n African Human Rights Law Journal - An unintended legacy : Kwame Nkrumah and the domestication of national self-determination in Africa

Volume 17 Number 1
  • ISSN : 1609-073X
  • E-ISSN: 1996-2096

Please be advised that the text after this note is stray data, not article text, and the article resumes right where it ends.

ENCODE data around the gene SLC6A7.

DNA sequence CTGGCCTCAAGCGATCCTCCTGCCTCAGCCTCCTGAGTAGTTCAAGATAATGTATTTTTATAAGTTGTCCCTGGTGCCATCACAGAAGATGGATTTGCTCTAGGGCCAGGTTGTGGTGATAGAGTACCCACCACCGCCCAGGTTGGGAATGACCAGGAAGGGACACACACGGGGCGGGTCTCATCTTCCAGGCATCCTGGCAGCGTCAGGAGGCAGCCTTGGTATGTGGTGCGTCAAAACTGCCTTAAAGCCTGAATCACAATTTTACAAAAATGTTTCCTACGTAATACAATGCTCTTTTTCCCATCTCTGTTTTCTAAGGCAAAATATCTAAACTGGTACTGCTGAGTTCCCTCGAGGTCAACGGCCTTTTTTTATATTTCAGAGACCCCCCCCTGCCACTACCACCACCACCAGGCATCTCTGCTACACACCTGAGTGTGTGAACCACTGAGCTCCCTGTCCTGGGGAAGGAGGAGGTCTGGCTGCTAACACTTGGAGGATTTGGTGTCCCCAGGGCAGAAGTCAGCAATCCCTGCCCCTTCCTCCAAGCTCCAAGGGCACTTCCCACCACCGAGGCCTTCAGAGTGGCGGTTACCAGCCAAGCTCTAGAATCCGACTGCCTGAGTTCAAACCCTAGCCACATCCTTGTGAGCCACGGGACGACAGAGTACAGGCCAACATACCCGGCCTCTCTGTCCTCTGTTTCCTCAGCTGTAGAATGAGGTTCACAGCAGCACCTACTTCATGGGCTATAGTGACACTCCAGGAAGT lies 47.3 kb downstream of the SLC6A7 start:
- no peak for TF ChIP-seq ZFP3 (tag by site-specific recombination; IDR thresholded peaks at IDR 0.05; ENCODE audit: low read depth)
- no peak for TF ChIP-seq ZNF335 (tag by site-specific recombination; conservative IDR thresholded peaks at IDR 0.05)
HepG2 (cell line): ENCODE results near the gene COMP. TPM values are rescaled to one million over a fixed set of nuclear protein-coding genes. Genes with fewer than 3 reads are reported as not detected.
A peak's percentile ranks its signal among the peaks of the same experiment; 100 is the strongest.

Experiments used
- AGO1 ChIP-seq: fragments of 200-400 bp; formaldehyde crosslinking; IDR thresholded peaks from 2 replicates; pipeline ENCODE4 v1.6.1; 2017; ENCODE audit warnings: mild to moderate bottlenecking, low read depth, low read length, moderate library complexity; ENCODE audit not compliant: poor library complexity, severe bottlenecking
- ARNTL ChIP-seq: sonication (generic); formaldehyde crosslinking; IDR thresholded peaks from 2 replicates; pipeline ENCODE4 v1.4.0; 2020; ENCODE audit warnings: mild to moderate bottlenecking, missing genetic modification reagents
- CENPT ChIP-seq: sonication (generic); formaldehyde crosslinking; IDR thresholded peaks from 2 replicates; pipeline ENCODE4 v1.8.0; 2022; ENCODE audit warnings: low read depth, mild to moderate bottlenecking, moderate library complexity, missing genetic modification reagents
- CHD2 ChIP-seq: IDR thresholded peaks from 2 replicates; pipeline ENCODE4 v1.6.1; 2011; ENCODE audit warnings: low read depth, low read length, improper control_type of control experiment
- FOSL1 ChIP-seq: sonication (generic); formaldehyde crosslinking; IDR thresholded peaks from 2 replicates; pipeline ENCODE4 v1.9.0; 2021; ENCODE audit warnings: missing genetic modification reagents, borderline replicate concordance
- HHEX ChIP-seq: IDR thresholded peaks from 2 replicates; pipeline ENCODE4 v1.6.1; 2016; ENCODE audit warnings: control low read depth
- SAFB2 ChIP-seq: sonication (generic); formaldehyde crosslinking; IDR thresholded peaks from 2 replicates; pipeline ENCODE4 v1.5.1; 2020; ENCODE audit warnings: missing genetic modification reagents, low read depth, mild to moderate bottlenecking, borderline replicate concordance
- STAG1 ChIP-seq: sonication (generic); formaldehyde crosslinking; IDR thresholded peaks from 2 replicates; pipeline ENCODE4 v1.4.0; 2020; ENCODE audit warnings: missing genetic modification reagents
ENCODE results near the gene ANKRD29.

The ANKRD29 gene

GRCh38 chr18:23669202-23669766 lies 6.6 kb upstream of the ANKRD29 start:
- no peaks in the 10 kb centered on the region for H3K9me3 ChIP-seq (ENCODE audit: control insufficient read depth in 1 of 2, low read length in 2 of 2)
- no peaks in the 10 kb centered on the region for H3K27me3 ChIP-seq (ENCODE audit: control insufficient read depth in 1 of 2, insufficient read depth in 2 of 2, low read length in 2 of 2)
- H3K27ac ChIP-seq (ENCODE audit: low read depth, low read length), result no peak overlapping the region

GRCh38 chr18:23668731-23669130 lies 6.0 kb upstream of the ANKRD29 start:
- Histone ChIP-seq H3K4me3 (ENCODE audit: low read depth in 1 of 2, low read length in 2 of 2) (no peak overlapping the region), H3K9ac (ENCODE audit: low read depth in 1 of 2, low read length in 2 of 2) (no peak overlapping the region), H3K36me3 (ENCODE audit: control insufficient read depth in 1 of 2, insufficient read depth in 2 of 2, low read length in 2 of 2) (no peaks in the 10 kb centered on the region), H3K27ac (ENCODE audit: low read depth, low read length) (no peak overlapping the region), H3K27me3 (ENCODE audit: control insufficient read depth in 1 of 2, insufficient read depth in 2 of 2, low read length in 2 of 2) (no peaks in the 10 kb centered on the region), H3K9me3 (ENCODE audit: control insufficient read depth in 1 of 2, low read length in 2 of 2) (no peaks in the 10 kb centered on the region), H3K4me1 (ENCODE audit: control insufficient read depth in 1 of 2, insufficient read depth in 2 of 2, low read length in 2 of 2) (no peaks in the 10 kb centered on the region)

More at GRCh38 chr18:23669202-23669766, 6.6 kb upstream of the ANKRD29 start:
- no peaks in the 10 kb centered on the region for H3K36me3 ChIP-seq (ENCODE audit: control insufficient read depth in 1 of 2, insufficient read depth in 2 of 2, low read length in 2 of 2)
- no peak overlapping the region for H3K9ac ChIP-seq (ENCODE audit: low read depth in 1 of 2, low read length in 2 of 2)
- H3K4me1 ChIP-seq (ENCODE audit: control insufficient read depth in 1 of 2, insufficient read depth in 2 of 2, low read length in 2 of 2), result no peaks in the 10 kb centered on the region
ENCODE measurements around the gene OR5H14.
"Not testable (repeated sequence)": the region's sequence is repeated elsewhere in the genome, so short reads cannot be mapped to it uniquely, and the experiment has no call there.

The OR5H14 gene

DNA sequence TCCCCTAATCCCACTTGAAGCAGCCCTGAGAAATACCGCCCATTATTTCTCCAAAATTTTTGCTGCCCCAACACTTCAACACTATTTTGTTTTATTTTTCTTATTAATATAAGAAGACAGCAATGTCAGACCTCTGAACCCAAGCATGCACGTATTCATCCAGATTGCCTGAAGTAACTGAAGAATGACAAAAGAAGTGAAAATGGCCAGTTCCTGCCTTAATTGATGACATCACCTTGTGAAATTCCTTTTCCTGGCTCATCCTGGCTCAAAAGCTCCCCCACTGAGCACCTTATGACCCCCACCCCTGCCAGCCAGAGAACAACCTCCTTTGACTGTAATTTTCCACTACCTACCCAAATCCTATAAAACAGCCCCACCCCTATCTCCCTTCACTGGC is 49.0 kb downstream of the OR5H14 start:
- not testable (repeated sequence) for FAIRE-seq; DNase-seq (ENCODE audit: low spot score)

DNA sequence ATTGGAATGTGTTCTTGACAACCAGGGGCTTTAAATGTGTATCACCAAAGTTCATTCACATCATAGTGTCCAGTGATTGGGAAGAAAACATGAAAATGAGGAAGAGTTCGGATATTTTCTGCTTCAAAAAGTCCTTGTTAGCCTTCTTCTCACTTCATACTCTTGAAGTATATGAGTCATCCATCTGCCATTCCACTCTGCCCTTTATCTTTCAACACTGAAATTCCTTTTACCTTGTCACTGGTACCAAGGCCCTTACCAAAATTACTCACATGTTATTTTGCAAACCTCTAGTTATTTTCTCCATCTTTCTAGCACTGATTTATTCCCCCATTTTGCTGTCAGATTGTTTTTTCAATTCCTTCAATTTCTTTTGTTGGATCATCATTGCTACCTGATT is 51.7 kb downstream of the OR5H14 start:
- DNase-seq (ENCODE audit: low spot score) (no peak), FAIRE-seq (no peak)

In the early 1950s, the right to self-determination was a concept rich with disruptive potential for pre-independence Africa. Some saw the application of self-determination as an opportunity to redraw the continent’s colonial borders; others believed it would lead to a pan-African union of states. Through an analysis of legal, historical and political material, this article argues that between 1958 and 1964 Ghana’s first President, Kwame Nkrumah, although ideologically a pan-Africanist, played a pivotal but unintentional role in entrenching colonial era borders in Africa. The article identifies three key ways in which Nkrumah shaped the law of selfdetermination in Africa: first, by actively campaigning against ‘tribalism’ in Ghana; second, by enlisting the UN to prevent the secession of Katanga in 1960, thereby creating a crucial precedent; and, third, by playing a leading role in establishing the OAU in 1963, which went on to endorse the legal validity of colonial frontiers. In this way, Nkrumah helped settle arguments around the authentic self-determination unit in Africa, forging an unintended legacy that continues to shape the legal and political contours of the continent to the present.

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